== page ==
Reviewed by: Frank Trentmann Author: Sheldon Garon Publisher: Princeton University Press Price (RRP): £19.95
Samuel Smiles, the Victorian champion of self-help, summed up the ‘practical wisdom’ of thrift as “temptation resisted, and hope rewarded”.
He saw saving as an essential part of character formation; citizens learnt to live within their means. Putting a penny away taught them independence as well as insuring for a rainy day. Those who failed to save ended up in debt and dependence, little more than slaves.
Reality today could not be further from Smiles’ ideals a century and a half ago. The world is teetering on the edge of a mountain of private and public debt. In the United Kingdom in 2005, the household saving rate dropped below zero. In the United States it managed to stay above it, but only just.
How the Anglo-world came to live “beyond their means… while the world saves” is the big question of Sheldon Garon’s fascinating book. It could not be more timely.
Readers who worry that it might be too technical, do not fear. This is a history of flesh and blood, as Garon reclaims the topic from the economists. Facts and figures are surrounded by real people and rich illustrations that convey how passionate societies came to be about saving.
Postal saving has never been so sexy.
It is tempting to be nostalgic about a bygone golden age where people were naturally thrifty and not yet corrupted by cheap credit. This though is a myth. Saving, Garon shows, was a modern invention. The first savings banks were set up by social reformers in 1780s Europe. Postal saving gave it a boost a century later, but it was the state which made saving a truly collective exercise in the era of the two world wars.
The book’s major contribution is to place the various saving campaigns in a global context.
Recent historians have shown how social reforms travelled back and forth across the Atlantic. Garon adds Asia to the map. Around 1900, Japanese reformers were picking up expertise from Belgium, Germany and Britain. But the flow of knowledge was not a one-way street. In the 1950s–70s, Japan exported a well-oiled savings machinery to South Korea, Singapore and beyond.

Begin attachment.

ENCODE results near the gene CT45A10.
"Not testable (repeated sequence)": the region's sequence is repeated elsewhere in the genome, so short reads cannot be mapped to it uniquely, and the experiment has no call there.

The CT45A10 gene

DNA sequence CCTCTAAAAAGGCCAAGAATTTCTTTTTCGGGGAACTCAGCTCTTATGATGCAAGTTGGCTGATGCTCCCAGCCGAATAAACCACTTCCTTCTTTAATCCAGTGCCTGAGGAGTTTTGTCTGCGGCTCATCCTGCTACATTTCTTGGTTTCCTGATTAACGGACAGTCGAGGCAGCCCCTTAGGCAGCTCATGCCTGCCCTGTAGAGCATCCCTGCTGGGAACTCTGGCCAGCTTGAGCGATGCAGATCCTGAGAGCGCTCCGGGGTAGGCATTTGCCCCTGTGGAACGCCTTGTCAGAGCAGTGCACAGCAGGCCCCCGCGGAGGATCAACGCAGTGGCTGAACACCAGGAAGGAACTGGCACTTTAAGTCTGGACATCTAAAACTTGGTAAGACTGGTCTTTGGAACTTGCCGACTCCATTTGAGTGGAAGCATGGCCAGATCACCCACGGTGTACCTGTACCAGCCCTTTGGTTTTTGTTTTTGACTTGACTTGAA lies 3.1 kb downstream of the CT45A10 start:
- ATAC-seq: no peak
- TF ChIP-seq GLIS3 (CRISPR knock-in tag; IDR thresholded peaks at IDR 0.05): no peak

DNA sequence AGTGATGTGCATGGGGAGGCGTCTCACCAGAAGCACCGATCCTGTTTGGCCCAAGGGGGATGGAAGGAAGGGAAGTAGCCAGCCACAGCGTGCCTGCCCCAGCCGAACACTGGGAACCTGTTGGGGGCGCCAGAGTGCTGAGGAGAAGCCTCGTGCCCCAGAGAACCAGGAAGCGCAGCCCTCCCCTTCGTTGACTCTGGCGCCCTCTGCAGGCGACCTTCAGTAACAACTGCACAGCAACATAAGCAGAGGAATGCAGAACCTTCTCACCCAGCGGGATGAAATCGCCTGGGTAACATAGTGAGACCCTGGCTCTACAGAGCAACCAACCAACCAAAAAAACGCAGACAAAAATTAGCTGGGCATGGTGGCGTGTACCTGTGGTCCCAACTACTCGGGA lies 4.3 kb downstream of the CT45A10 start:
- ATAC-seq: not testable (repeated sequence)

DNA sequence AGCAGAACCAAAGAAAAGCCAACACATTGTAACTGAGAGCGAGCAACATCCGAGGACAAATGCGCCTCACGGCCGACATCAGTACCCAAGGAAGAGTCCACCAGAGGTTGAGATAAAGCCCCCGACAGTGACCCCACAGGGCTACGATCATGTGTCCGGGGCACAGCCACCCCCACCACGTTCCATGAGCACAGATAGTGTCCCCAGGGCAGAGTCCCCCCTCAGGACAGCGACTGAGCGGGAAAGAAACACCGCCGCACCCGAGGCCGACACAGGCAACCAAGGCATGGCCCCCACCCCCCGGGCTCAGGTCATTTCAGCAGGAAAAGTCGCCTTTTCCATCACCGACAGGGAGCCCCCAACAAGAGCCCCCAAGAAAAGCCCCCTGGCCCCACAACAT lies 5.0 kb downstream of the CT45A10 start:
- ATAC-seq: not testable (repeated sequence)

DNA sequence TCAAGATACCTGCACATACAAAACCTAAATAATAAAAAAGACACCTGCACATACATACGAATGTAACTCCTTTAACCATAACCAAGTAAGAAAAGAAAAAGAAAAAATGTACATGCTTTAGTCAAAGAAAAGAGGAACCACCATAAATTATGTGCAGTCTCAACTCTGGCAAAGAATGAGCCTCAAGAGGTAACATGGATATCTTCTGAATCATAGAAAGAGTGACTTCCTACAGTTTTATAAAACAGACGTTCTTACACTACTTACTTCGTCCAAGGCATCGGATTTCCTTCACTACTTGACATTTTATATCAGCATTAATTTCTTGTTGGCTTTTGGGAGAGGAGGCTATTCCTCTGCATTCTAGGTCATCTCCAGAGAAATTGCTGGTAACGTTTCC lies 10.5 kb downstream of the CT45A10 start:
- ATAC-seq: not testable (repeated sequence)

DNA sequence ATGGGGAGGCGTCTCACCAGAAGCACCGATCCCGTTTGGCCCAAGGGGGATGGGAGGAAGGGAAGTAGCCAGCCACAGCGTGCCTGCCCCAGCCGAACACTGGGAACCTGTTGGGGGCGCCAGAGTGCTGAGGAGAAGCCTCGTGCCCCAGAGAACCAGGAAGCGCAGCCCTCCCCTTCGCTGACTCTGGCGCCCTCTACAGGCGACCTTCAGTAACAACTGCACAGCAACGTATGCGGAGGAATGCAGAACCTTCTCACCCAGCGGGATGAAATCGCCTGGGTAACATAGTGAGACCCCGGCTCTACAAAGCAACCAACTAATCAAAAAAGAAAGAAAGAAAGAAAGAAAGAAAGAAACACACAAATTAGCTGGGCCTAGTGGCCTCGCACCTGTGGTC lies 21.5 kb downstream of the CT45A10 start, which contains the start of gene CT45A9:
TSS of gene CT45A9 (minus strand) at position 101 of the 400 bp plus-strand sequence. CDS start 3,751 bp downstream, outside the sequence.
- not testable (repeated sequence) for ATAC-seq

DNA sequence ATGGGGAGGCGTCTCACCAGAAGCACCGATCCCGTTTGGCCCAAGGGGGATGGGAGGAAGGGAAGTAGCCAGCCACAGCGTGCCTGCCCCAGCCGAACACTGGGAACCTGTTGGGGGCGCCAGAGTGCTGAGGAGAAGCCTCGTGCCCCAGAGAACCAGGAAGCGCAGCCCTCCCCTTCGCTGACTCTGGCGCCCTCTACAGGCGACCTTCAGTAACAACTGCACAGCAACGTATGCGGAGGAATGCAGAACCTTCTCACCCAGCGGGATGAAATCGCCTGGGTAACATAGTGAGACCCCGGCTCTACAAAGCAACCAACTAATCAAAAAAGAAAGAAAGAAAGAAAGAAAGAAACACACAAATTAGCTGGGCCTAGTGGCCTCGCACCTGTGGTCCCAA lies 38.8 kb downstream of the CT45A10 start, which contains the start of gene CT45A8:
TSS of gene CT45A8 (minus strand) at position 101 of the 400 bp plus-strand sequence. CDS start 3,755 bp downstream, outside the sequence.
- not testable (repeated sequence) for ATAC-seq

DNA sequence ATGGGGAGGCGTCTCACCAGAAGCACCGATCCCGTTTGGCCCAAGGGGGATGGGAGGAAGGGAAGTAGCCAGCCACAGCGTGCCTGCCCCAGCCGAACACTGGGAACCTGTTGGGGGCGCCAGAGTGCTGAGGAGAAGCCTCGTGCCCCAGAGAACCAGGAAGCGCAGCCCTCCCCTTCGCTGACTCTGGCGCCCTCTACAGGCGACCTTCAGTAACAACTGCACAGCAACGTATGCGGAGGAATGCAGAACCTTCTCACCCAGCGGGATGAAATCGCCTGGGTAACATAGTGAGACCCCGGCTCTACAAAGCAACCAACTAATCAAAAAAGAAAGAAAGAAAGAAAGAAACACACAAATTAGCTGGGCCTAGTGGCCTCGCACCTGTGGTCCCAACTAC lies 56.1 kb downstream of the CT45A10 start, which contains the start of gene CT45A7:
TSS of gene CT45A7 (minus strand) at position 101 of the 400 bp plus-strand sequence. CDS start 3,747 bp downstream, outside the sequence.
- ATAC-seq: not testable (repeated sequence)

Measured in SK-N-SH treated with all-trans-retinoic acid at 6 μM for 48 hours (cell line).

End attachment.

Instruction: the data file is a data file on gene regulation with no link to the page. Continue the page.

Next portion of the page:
The golden age of saving was the mid-20th century. Everyone did it, Americans, British and Japanese. “Keep on saving – we’ve great things to do”, a fiery cross urged Britons in 1944 in one of the many, beautifully reproduced posters in this book (see picture). Saving was vital for war and reconstruction.
Saving campaigns reached all sections of society. From Tokyo to Munich and Melbourne, schoolchildren dropped off their pennies in weekly thrift parades. In the 1970s, Japan opened savings halls complete with wedding halls and hotel rooms.
There is a risk, as indicated by the title, of dividing up the world into bad spendthrift Anglo-Saxons and the good thrifty rest. In fact, Denmark, Finland and Sweden – all welfare states – have been saving less than Americans and Britons since the 1980s.
Germany meanwhile shows that it is possible to save too much for one’s own good, not just too little. I am also less sure than Garon that these campaigns created “enduring cultures of thrift”. After all, Japanese and Koreans quite suddenly stopped saving in the early 2000s.
Whether education will reverse this trend is doubtful. In the past, saving campaigns worked because they used moral pressure or plain coercion.
While not all will be swayed by the book’s moral pitch for thrift, few will ever look at saving in the same way again.
Frank Trentmann is professor at Birkbeck and research fellow at the Sustainable Consumption Institute, Manchester